The Development of Saut-D'Eau as Pilgrimage Center

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The Development of Saut-D'Eau as Pilgrimage Center

Post by Guysanto » Mon May 25, 2009 10:26 am

Paroisse Notre-Dame du Mont Carmel de Saut-D'Eau
Diocèse de Hinche
P.O. Box 1594, Port-au-Prince, Haiti


The Development of Saut-D'Eau as Pilgrimage Center

The development of Saut-D'Eau as a pilgrimage center -that is as an alternative shrine- was a reaction against the satellite or periphery status and the dependency character of Haitian pilgrims vis-à-vis the Nuestra Señora del Altagracia shrine in the Dominican Republic, where Haitians flocked annually. The history of the village is linked with the history of its shrine which attracts yearly thousands thousands of pilgrims from all over the country. Before the earthquake of May 7 1842 which devastated Cap-Haitien, the second largest city in Haiti, and provoked the formation of a majestic waterfall in Saut-D'Eau, Saut-D'Eau was simply a small district of the rural section of Canot River (Rouzer 18912:262).

It was only during the ___ of Faustin Soulouque, President and then Emperor of Haiti (1847-1859), that 'Saut-D'Eau began to become a pilgrimage place. The political as well as the economic situation of Haiti was deteriorating when Soulouque took office. Jean-Pierre Boyer, a former President For Life of Haiti (1818-1843), had succeeded in politically unifying the island, both Haiti and the Dominican Republic, during his regime. After Boyer's fall, "presidents de doublure" (puppet presidents) were elected and spent a few months in office. They were chosen by ambitious politicians and generals who took advantage of the office for promoting their own purposes. In 1847, Soulouque was named to serve his term as puppet president, but he did not allow himself to be dominated by his political advisers.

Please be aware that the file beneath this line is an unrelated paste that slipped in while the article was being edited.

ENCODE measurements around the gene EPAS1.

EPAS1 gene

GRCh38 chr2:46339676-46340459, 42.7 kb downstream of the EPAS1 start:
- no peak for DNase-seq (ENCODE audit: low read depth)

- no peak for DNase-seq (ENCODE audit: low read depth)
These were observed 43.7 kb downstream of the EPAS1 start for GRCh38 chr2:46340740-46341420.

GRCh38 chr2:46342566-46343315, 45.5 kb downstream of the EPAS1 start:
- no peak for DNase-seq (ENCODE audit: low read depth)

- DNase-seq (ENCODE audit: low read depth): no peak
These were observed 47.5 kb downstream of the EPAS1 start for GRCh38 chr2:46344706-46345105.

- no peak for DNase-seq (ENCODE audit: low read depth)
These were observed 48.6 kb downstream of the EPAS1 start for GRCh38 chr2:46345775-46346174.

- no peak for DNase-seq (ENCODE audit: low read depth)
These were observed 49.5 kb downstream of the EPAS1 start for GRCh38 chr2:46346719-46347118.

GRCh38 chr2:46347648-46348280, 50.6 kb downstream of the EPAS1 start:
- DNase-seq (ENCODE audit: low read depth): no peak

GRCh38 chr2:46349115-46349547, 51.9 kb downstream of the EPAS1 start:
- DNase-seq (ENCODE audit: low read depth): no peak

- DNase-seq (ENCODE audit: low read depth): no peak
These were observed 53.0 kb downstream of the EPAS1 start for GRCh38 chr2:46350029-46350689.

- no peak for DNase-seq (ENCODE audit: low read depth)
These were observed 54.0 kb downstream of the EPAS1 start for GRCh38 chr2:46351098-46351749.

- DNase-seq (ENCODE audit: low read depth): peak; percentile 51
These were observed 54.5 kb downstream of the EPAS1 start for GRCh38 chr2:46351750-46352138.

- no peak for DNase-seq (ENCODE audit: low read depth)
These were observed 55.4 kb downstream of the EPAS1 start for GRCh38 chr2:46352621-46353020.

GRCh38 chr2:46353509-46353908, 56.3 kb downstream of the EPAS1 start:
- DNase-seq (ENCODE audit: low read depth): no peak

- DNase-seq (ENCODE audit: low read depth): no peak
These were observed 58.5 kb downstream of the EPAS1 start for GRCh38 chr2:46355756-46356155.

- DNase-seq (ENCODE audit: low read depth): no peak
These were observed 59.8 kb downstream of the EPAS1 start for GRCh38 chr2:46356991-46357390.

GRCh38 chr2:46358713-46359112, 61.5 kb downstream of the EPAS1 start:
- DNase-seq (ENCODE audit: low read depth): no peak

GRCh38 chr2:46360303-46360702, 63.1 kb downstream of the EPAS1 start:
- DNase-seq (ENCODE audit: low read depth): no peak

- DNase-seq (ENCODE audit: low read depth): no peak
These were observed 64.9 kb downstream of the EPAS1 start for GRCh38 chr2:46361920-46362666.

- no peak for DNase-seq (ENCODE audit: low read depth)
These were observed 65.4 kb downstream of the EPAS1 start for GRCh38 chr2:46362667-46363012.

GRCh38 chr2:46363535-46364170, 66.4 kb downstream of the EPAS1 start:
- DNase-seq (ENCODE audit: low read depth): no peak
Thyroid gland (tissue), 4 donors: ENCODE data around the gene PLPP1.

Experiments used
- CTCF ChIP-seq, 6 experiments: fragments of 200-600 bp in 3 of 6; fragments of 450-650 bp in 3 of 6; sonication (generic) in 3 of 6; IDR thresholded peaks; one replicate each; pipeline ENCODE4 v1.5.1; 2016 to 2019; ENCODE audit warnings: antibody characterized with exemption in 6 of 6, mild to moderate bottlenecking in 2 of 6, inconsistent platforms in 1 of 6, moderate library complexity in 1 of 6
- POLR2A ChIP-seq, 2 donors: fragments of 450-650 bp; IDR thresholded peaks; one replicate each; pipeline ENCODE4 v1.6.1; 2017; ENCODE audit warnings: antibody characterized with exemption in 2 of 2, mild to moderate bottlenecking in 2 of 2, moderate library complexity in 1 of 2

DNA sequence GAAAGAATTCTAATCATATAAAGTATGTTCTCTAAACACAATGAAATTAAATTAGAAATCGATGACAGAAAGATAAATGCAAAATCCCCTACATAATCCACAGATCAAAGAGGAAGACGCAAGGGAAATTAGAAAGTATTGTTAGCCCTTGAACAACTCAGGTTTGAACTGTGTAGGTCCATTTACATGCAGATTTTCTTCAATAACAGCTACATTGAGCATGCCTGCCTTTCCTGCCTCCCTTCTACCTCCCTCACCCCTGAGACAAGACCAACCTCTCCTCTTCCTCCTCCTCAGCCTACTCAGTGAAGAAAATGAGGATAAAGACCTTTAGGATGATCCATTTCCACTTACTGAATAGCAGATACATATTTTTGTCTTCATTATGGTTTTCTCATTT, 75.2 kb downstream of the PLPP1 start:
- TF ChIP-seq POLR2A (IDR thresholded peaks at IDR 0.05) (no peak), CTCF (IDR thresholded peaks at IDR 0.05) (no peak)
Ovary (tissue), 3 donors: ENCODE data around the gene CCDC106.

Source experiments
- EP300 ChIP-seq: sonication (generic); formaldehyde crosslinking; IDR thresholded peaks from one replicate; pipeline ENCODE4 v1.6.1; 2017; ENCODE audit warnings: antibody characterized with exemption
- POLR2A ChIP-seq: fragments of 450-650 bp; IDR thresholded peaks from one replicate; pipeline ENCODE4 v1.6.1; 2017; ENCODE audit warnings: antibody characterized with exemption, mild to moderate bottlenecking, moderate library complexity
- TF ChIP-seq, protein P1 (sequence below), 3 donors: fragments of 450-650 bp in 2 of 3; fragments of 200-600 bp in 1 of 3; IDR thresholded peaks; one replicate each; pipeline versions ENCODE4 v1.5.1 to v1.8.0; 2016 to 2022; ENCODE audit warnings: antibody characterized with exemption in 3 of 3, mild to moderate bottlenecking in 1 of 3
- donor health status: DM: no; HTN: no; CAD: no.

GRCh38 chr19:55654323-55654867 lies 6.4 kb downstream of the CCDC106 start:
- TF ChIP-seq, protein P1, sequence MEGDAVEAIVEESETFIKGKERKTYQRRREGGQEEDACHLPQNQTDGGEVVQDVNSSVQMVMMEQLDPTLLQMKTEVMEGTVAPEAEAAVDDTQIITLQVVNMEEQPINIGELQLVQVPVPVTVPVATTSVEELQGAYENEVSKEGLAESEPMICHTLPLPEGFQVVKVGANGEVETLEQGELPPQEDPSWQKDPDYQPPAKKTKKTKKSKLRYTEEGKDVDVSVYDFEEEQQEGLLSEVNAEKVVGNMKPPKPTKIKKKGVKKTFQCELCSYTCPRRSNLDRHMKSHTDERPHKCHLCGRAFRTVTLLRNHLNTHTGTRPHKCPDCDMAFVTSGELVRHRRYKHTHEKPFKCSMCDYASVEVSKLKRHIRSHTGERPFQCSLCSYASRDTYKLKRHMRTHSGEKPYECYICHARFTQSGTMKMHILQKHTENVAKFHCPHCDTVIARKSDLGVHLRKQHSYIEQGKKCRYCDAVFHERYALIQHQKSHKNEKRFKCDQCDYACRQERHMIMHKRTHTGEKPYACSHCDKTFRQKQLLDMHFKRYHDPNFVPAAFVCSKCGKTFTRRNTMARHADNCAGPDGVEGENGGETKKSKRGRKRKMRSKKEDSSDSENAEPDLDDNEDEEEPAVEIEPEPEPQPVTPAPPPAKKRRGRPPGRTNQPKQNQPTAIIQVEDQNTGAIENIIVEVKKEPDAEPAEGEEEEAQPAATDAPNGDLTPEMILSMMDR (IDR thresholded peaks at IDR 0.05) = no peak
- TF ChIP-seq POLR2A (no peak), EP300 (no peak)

In the early years of his reign, Soulouque (Leger 1907:197) faced three major political problems:

First, the Dominican guerrillas established on the eastern border were a threat to Haiti and a barrier to the recuperation by Haiti of the eastern portion of the island. The Dominican Republic, having been separated politically from Haiti had already been proclaimed independent in 1844. The Haitians suddenly were cut off from the traditional pilgrimage center of the island at Nuestra Señora del Altagracia del Higuey. Up to that date, Haitian pilgrims were accustomed to crossing the border and making a journey to this shrine every year.

Second, the peasants of the south, namely the Piquets, were in revolt, because they did not have enough land and were not being taken care of by corrupt politicians.

Third, Soulouque, uneducated and known for his repressive policies, had to crack down and find ways of solving problems raised by the presence of black and mulatto political factions in his government. After the defeat of his military attempt to recover the Dominican portion of the island (March 6 to May 6, 1849), Soulouque decided to strengthen his authority at home. Searching for excuses to name himself Emperor, Soulouque found an opportunity when a rumor that the Holy Virgin had appeared on a palm tree on the property of one Debarine in the Champs-de-Mars began circulating in Port-au-Prince (Cabon 1933:45). Those who had seen the apparition vowed that the Holy Virgin was covered with a mantle and a crown. Soulouque interpreted the event as an approbation of God for his crowning. This occurred early in July, 1849.